Keywords: Tetrapyrrole biosynthesis; Chlorophyll; Photosynthesis; Cyanobacterium synechocystis; Photosensitization;

Photochemical and photoelectrochemical quenching of chlorophyll fluorescence in photosystem II by Wim Vredenberg; Milan Durchan; Ondřej Prášil (1468-1478).
This paper deals with kinetics and properties of variable fluorescence in leaves and thylakoids upon excitation with low intensity multi-turnover actinic light pulses corresponding with an excitation rate of about 10 Hz. These show a relatively small and amply documented rise in the sub-s time range towards the plateau level F pl followed by a delayed and S-shaped rise towards a steady state level F m which is between three and four fold the initial dark fluorescence level F o. Properties of this retarded slow rise are i) rate of dark recovery is (1–6 s)− 1, ii) suppression by low concentration of protonophores, iii) responsiveness to complementary single turnover flash excitation with transient amplitude towards a level F m which is between five and six fold the initial dark fluorescence level F o and iv) in harmony with and quantitatively interpretable in terms of a release of photoelectrochemical quenching controlled by the trans-thylakoid proton pump powered by the light-driven Q cycle. Data show evidence for a sizeable fluorescence increase upon release of (photo) electrochemical quenching, defined as qPE. Release of qPE occurs independent of photochemical quenching defined here as qPP even under conditions at which qPP = 1. The term photochemical quenching, hitherto symbolized by qP, will require a new definition, because it incorporates in its present form a sizeable photoelectrochemical component. The same is likely to be true for definition and use of qN as an indicator of non photochemical quenching.
Keywords: Chlorophyll a fluorescence; Photosystem II; Heterogeneity; Photochemical quenching; Photoelectrochemical quenching; Kinetic model;

Localization of cytochrome b 6 f complexes implies an incomplete respiratory chain in cytoplasmic membranes of the cyanobacterium Synechocystis sp. PCC 6803 by Matthias Schultze; Björn Forberich; Sascha Rexroth; Nina Gwendolyn Dyczmons; Matthias Roegner; Jens Appel (1479-1485).
The cytochrome b 6 f complex is an integral part of the photosynthetic and respiratory electron transfer chain of oxygenic photosynthetic bacteria. The core of this complex is composed of four subunits, cytochrome b, cytochrome f, subunit IV and the Rieske protein (PetC). In this study deletion mutants of all three petC genes of Synechocystis sp. PCC 6803 were constructed to investigate their localization, involvement in electron transfer, respiration and photohydrogen evolution. Immunoblots revealed that PetC1, PetC2, and all other core subunits were exclusively localized in the thylakoids, while the third Rieske protein (PetC3) was the only subunit found in the cytoplasmic membrane. Deletion of petC3 and both of the quinol oxidases failed to elicit a change in respiration rate, when compared to the respective oxidase mutant. This supports a different function of PetC3 other than respiratory electron transfer. We conclude that the cytoplasmic membrane of Synechocystis lacks both a cytochrome c oxidase and the cytochrome b 6 f complex and present a model for the major electron transfer pathways in the two membranes of Synechocystis. In this model there is no proton pumping electron transfer complex in the cytoplasmic membrane.Cyclic electron transfer was impaired in all petC1 mutants. Nonetheless, hydrogenase activity and photohydrogen evolution of all mutants were similar to wild type cells. A reduced linear electron transfer and an increased quinol oxidase activity seem to counteract an increased hydrogen evolution in this case. This adds further support to the close interplay between the cytochrome bd oxidase and the bidirectional hydrogenase.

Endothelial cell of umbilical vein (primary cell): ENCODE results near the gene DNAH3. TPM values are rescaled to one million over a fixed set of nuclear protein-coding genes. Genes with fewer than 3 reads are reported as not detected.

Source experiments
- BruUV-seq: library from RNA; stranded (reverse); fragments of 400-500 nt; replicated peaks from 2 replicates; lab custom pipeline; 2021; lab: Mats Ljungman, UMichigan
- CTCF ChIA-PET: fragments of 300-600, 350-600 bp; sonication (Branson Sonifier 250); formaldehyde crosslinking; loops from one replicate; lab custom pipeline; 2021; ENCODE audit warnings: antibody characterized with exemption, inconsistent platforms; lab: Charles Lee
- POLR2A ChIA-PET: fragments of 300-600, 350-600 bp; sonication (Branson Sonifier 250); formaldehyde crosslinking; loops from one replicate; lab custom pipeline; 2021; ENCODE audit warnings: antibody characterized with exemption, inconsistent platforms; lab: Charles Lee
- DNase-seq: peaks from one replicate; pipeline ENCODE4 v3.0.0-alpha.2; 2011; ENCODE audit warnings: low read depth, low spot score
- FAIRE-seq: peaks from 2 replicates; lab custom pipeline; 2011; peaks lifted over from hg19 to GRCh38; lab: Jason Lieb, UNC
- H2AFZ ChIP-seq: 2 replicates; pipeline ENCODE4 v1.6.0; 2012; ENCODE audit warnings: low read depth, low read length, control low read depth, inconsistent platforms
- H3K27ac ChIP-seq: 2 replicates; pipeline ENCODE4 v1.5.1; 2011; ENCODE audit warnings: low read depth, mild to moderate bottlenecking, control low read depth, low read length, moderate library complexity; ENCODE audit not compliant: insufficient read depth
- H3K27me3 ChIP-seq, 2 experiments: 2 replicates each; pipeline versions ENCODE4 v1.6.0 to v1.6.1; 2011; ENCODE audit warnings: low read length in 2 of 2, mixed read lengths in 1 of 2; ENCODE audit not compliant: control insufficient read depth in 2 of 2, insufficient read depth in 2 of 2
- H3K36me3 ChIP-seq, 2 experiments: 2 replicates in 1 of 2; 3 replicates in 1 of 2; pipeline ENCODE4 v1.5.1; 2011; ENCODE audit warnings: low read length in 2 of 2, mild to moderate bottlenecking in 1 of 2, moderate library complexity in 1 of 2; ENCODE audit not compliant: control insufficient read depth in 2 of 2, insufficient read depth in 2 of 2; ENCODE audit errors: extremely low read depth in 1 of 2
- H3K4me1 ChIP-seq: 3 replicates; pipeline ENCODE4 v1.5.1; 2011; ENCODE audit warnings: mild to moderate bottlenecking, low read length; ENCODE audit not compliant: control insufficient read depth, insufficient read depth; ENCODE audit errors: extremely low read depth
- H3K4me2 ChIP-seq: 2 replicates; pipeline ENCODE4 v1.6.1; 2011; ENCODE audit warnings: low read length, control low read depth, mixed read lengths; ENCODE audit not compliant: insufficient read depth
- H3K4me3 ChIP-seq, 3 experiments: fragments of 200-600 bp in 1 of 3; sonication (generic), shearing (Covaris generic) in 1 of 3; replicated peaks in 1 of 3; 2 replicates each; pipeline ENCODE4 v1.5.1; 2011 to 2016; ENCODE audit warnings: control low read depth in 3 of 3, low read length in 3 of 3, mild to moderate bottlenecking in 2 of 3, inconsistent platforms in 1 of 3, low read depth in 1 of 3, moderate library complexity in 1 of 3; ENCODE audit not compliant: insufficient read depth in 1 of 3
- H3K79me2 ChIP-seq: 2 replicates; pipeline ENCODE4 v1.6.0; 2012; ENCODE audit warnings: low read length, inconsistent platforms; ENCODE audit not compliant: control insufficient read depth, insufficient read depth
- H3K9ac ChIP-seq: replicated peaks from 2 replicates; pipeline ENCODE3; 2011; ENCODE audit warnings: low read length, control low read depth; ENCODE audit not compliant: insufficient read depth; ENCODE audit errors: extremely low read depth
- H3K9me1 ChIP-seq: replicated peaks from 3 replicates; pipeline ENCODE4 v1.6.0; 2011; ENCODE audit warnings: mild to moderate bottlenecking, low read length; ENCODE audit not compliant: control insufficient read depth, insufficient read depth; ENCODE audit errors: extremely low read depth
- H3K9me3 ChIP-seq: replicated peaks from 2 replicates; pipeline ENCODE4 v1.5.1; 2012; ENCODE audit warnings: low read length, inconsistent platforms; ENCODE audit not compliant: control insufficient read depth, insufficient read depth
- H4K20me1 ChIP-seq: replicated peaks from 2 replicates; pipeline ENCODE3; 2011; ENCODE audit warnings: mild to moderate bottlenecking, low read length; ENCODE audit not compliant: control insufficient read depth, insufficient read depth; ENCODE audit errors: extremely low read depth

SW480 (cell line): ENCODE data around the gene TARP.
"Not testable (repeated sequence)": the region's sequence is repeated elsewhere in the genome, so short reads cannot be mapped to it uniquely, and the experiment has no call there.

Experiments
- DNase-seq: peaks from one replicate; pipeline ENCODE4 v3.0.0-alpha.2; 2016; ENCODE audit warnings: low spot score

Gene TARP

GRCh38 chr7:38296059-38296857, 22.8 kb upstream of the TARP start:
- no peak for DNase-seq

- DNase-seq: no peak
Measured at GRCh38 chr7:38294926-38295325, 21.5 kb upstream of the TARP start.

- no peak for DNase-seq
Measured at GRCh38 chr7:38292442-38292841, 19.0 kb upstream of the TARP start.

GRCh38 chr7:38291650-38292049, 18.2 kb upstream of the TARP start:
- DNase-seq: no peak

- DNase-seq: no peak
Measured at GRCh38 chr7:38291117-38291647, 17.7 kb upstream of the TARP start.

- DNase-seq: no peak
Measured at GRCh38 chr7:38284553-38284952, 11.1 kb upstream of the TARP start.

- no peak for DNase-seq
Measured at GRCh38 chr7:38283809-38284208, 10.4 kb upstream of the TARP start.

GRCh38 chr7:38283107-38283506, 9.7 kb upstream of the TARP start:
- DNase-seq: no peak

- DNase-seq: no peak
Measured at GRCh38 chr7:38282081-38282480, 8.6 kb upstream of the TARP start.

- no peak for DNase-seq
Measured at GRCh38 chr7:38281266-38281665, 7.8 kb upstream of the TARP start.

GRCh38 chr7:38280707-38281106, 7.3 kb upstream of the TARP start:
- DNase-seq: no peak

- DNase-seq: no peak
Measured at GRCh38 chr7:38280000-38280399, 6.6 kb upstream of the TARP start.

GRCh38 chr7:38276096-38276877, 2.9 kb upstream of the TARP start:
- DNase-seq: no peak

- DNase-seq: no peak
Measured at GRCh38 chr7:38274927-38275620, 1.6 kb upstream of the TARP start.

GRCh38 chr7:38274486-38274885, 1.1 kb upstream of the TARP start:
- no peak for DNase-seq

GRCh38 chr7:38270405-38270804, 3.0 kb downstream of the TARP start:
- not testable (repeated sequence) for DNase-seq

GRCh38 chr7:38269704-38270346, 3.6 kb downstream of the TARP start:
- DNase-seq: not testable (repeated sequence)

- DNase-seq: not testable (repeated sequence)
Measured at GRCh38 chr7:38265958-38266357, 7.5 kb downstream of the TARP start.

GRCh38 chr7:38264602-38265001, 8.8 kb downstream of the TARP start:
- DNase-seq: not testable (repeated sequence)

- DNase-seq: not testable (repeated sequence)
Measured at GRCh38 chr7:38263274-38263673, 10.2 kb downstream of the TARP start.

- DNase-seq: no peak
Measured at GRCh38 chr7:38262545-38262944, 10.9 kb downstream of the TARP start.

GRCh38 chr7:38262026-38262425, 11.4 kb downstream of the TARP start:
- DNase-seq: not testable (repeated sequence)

Keywords: Thylakoids; Plasma membrane; Rieske protein; Hydrogenase; Cyanobacteria; Quinol oxidase;

Ca2+-induced permeability transition can be observed even in yeast mitochondria under optimized experimental conditions by Akiko Yamada; Takenori Yamamoto; Yuya Yoshimura; Shunichi Gouda; Satoshi Kawashima; Naoshi Yamazaki; Kikuji Yamashita; Masatoshi Kataoka; Toshihiko Nagata; Hiroshi Terada; Douglas R. Pfeiffer; Yasuo Shinohara (1486-1491).